imfs_noise_free = rowSums(arr_vmd$u[, -c(1,K)]) op <- par(mfrow = c(1,1)) plot(x = vec_arrhythmia, type = 'l', col = "blue", xlab = 'Time', ylab = 'Signal') lines(x = imfs_noise_free, col = "orange") legend("topright", legend = c("Original ECG", "Clean ECG"), col = c("blue", "orange"), lty = 1:2, cex = 0.8) Synthetic image segmentation (2-Dimensional VMD) To explain the functionality of the “vmd()” R function for 2-dimensional data I’ll load the synthetic image used in section 3.1 of the Authors’ second paper where it’s mentioned, “The synthetic image is a composition of spatially overlapping basic shapes, more precisely six ellipses and a rectangle, with frequency patterns varying in both periodicity and direction… The spectrum is ideal for segmentation due to modes being deliberately both well isolated and narrow-banded. The resolution of the synthetic image is 256 x 256 and the experiment was run with parameters Alpha = 1000 and K = 5. This experiment converged in 520 iterations which took 45 seconds on a standard PC. The algorithm has no problems in accuracy nor timeliness in segmenting the image into its five constituent sub-images. The first is the DC component of the image - a solid ellipse and rectangle, while the four remaining decompositions show clear separation of the patterned ellipses. Due to the solid pieces having sharp edges, their spectra are not band limited, and only smoothed versions are recovered.”  require(R.matlab) require(OpenImageR) pth_texture = system.file('Matlab', 'VMD_2D', 'texture.mat', package = 'VMDecomp') data = R.matlab::readMat(pth_texture) data = data$f
dim(data)
# [1] 256 256

alpha = 1000       # bandwidth constraint
tau = 0.25         # Lagrangian multipliers dual ascent time step
K = 5              # number of modes
DC = TRUE          # includes DC part (first mode at DC)
init = 1           # initialize omegas randomly, may need multiple runs!
tol = 1e-7         # tolerance (for convergence)

set.seed(2)
res_2d = vmd(data = data,
alpha = alpha,
tau = tau,
K = K,
DC = DC,
init = init,
tol = tol,
verbose = TRUE)

# --------------------------------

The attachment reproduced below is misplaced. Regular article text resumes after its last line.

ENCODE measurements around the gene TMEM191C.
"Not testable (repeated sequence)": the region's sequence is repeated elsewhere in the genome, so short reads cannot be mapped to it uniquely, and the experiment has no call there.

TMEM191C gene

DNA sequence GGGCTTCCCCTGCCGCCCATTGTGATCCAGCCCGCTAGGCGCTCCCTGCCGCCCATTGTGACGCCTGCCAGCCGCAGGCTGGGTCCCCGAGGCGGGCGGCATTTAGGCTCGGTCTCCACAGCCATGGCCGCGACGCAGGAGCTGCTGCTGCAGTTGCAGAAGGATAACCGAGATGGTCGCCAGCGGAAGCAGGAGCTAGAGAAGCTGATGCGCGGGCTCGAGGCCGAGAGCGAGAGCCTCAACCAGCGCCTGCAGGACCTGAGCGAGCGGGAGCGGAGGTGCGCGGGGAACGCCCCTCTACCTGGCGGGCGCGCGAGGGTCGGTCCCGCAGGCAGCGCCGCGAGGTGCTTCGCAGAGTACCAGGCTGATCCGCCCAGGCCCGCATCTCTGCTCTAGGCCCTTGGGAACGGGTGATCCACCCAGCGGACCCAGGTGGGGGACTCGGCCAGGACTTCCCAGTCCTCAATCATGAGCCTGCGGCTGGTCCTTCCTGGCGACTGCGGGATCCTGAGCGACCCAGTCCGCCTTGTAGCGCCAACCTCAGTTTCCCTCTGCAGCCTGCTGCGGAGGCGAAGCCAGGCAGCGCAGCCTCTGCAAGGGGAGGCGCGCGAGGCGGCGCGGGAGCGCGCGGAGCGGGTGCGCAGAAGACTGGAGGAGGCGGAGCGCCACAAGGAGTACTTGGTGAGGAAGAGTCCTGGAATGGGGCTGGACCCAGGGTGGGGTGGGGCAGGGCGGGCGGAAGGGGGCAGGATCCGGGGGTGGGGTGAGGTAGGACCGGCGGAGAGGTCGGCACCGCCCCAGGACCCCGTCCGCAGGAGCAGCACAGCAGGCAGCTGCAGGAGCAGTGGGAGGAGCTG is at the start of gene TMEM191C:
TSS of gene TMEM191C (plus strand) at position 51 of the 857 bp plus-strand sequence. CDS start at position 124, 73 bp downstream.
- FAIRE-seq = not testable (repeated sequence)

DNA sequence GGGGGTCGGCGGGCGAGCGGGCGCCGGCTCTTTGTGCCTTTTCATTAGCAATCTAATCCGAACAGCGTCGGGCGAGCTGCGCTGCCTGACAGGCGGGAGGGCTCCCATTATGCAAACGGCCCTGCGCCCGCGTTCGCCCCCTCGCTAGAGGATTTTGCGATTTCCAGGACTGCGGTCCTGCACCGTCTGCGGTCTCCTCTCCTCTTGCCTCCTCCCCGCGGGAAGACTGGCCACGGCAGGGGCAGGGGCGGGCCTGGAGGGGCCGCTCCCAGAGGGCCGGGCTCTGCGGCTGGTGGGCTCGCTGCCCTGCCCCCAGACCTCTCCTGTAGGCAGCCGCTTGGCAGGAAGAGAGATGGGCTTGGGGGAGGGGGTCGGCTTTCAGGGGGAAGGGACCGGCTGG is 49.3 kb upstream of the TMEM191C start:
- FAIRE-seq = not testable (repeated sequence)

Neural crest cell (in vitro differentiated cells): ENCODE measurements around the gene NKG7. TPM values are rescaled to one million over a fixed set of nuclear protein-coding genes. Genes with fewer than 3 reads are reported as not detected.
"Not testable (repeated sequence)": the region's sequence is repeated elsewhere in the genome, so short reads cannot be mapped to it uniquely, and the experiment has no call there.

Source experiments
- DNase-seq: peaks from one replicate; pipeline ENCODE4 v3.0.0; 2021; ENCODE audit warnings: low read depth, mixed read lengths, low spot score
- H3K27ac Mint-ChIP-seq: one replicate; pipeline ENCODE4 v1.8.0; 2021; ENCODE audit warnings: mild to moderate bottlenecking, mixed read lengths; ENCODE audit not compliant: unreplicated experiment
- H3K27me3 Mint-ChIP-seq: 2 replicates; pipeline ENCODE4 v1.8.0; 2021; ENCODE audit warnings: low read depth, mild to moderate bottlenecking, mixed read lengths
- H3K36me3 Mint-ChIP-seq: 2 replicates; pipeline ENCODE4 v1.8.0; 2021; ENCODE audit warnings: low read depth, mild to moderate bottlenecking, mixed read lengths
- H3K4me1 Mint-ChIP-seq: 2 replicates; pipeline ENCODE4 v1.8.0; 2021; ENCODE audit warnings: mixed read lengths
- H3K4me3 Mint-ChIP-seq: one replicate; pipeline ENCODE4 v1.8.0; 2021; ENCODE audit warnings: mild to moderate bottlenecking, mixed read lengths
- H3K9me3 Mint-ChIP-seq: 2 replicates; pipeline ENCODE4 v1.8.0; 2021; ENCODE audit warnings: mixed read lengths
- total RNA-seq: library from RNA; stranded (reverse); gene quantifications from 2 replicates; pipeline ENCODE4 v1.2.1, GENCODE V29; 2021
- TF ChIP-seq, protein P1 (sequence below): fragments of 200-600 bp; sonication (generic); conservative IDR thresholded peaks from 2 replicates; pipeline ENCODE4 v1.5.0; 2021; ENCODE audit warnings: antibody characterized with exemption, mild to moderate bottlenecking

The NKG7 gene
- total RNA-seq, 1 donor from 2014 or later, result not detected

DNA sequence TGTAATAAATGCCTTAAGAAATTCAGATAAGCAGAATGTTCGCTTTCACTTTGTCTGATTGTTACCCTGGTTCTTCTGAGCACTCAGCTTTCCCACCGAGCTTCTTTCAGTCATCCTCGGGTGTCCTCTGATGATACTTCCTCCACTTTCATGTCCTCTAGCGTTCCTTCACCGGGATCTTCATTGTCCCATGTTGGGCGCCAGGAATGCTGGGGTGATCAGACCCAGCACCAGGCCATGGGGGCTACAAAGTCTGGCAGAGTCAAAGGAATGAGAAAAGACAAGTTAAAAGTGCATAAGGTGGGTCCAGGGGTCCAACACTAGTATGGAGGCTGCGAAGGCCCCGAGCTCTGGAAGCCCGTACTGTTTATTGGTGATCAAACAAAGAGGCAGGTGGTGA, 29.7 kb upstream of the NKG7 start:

# The 2-dimensional VMD starts ...
# --------------------------------
# Iteration: 10  uDiff: 42.7451  omegaDiff: 0.00012395
# Iteration: 20  uDiff: 1.05264  omegaDiff: 1.15039e-09
# Iteration: 30  uDiff: 0.31892  omegaDiff: 4.14469e-10
# Iteration: 40  uDiff: 0.117648  omegaDiff: 1.45234e-10
# Iteration: 50  uDiff: 0.0491776  omegaDiff: 6.399e-11
# Iteration: 60  uDiff: 0.0222704  omegaDiff: 3.33701e-11
# Iteration: 70  uDiff: 0.0106591  omegaDiff: 1.87647e-11
# Iteration: 80  uDiff: 0.0053165  omegaDiff: 1.08343e-11
# Iteration: 90  uDiff: 0.00273909  omegaDiff: 6.30121e-12
# ............
# Iteration: 250  uDiff: 6.31694e-07  omegaDiff: 1.22605e-15
# Iteration: 260  uDiff: 4.33964e-07  omegaDiff: 8.05652e-16
# Iteration: 270  uDiff: 3.08055e-07  omegaDiff: 5.66624e-16
# Iteration: 280  uDiff: 2.26559e-07  omegaDiff: 4.31241e-16
# Iteration: 290  uDiff: 1.728e-07  omegaDiff: 3.54727e-16
# Iteration: 300  uDiff: 1.36554e-07  omegaDiff: 3.11406e-16
# Iteration: 310  uDiff: 1.11508e-07  omegaDiff: 2.86634e-16
# -----------------------------------------
# The algorithm converged in iteration: 317
# -----------------------------------------
# Elapsed time: 0 hours and 0 minutes and 41 seconds.

end_dims = dim(res_2d$u)[3] str(res_2d) # List of 3 #$ u    : num [1:256, 1:256, 1:5] 3.16e-05 1.80e-05 -3.32e-06 -3.17e-05 -6.32e-05 ...
#  $u_hat: cplx [1:256, 1:256, 1:5] 7.65e-04+0.00i -6.63e-04-3.28e-04i 7.74e-04-3.15e-04i ... #$ omega: num [1:317, 1:2, 1:5] 0 0 0 0 0 0 0 0 0 0 ...

To the output IMF’s I’ll also include the input image and then I’ll visualize all images in a multi-plot to verify that each IMF represents a different shape of the input image,


res_2d_lst = lapply(1:end_dims, function(x) res_2d$u[,, x]) res_2d_lst = append(res_2d_lst, list(data), after = 0) str(res_2d_lst) # List of 6 #$ : num [1:256, 1:256] 0 0 0 0 0 0 0 0 0 0 ...
#  $: num [1:256, 1:256] 3.16e-05 1.80e-05 -3.32e-06 -3.17e-05 -6.32e-05 ... #$ : num [1:256, 1:256] -4.36e-05 -3.08e-05 -1.19e-05 2.28e-05 6.01e-05 ...
#  $: num [1:256, 1:256] -2.67e-07 2.53e-06 1.03e-06 1.94e-06 2.44e-07 ... #$ : num [1:256, 1:256] 3.31e-06 1.21e-06 2.15e-06 1.66e-07 4.97e-07 ...
#  $: num [1:256, 1:256] 6.72e-06 9.27e-06 1.14e-05 8.79e-06 1.45e-06 ... init_plt = OpenImageR::GaborFeatureExtract$new()
mlt_plt = init_plt\$plot_multi_images(list_images = res_2d_lst,
par_ROWS = 3,
par_COLS = 2,
axes = TRUE,
titles = c("Input Image", glue::glue("Imf_{1:end_dims}")))